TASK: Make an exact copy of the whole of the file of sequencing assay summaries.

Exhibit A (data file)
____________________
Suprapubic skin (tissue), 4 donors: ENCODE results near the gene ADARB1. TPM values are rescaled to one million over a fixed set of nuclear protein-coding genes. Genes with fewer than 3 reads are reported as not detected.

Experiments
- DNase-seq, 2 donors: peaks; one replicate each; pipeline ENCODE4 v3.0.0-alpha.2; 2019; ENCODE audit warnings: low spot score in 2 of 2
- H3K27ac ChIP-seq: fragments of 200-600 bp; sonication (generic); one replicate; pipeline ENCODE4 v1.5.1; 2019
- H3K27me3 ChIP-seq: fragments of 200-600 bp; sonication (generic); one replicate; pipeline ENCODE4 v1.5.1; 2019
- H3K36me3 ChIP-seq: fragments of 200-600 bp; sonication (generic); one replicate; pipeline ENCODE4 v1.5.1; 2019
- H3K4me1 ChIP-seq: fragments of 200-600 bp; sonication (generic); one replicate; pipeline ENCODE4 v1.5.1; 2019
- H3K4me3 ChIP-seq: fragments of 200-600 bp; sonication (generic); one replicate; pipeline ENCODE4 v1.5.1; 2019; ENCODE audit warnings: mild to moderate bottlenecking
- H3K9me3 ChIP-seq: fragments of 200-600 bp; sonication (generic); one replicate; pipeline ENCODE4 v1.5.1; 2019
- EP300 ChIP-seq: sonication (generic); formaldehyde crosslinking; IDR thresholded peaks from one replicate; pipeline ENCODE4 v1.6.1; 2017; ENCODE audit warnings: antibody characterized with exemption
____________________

Suprapubic skin (tissue), 4 donors: ENCODE results near the gene ADARB1. TPM values are rescaled to one million over a fixed set of nuclear protein-coding genes. Genes with fewer than 3 reads are reported as not detected.

Experiments
- DNase-seq, 2 donors: peaks; one replicate each; pipeline ENCODE4 v3.0.0-alpha.2; 2019; ENCODE audit warnings: low spot score in 2 of 2
- H3K27ac ChIP-seq: fragments of 200-600 bp; sonication (generic); one replicate; pipeline ENCODE4 v1.5.1; 2019
- H3K27me3 ChIP-seq: fragments of 200-600 bp; sonication (generic); one replicate; pipeline ENCODE4 v1.5.1; 2019
- H3K36me3 ChIP-seq: fragments of 200-600 bp; sonication (generic); one replicate; pipeline ENCODE4 v1.5.1; 2019
- H3K4me1 ChIP-seq: fragments of 200-600 bp; sonication (generic); one replicate; pipeline ENCODE4 v1.5.1; 2019
- H3K4me3 ChIP-seq: fragments of 200-600 bp; sonication (generic); one replicate; pipeline ENCODE4 v1.5.1; 2019; ENCODE audit warnings: mild to moderate bottlenecking
- H3K9me3 ChIP-seq: fragments of 200-600 bp; sonication (generic); one replicate; pipeline ENCODE4 v1.5.1; 2019
- EP300 ChIP-seq: sonication (generic); formaldehyde crosslinking; IDR thresholded peaks from one replicate; pipeline ENCODE4 v1.6.1; 2017; ENCODE audit warnings: antibody characterized with exemption